Kate Vavra-Musser, Meredith Franklin and Jill E. Johnston of the Spatial Sciences Institute (SSI) at the University of Southern California (USC) have co-authored the article “Flaring from Unconventional Oil and Gas Development and Birth Outcomes in the Eagle afford Shale in South Texas” published on July 15, 2020 in Environmental Health Perspectives.
Vavra-Musser is a Ph.D. student in the USC Population, Health and Place doctoral program, Franklin is an associate professor of Preventive Medicine and Spatial Sciences with the Keck School of Medicine of USC, and Johnston is an assistant professor of Preventive Medicine and Spatial Sciences with the Keck School of Medicine of USC.
Other co-authors are Lara J. Cushing, assistant professor with the UCLA Fielding School of Public Health and co-lead of the study with Johnston, and Khang Chau, a Ph.D. student in biostatistics with the Keck School of Medicine of USC.
The researchers undertook the first study to examine the potential health impacts of pregnant women and babies who live near natural gas and oil wells that use flaring to burn off excess gas during the exploration, production, and processing of natural gas, liquids, and oil. The United States has the largest number of flare sites globally.
They measured flaring activity using satellite imagery in the Eagle Ford Shale area of Texas, where there has been an increase in flaring which releases pollutants into the atmosphere. The USC-UCLA team found that the flaring exposure of harmful chemicals such as benzene, fine particles, carbon monoxide, nitrogen oxides, heavy metals and black carbon results in a 50% greater risk of premature birth in women living near natural gas and oil wells that use flaring than women with no exposure.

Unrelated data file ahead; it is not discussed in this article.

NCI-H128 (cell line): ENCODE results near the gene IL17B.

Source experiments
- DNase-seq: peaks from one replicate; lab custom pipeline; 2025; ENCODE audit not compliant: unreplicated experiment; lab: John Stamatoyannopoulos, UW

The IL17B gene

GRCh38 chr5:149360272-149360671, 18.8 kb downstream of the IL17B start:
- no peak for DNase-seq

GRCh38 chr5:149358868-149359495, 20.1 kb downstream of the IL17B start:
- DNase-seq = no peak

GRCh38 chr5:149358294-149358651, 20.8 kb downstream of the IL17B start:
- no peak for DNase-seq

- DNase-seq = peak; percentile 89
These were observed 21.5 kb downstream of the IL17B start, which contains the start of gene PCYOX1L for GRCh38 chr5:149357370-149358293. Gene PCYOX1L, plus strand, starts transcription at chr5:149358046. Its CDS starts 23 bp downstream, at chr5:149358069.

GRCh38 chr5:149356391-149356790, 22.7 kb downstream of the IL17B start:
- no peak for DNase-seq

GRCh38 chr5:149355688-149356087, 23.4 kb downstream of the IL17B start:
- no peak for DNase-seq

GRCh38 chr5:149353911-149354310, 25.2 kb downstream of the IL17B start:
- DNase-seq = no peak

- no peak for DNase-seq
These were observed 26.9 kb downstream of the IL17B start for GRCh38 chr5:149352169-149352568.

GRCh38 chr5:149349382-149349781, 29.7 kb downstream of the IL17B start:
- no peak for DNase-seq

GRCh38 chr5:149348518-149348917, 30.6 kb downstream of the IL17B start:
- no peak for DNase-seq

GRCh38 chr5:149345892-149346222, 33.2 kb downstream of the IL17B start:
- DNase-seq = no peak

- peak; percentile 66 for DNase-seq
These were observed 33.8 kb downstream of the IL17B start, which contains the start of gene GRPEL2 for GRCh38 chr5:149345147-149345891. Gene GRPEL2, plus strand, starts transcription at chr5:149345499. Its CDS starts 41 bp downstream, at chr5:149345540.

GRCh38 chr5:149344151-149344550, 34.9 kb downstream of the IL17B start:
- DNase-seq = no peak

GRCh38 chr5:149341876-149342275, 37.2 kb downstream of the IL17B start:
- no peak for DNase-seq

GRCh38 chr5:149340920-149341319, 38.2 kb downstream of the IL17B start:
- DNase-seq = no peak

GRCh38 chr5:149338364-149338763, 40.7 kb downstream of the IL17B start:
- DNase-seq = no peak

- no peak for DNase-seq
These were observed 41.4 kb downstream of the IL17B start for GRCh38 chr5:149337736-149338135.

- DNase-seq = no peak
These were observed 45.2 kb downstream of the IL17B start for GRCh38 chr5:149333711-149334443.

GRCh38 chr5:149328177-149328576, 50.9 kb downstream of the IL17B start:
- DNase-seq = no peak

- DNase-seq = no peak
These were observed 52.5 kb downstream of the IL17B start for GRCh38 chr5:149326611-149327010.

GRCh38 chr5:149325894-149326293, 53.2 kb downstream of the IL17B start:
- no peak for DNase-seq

In addition, the researchers identified an environmental justice concern about the way the oil and gas industry in south Texas operates, in that women who identified as Latina or Hispanic in their study were exposed to more flaring and the increased risk of preterm birth.
Their research was supported by a grant from the U.S. National Institutes of Health/National Institute of Environmental Health Sciences.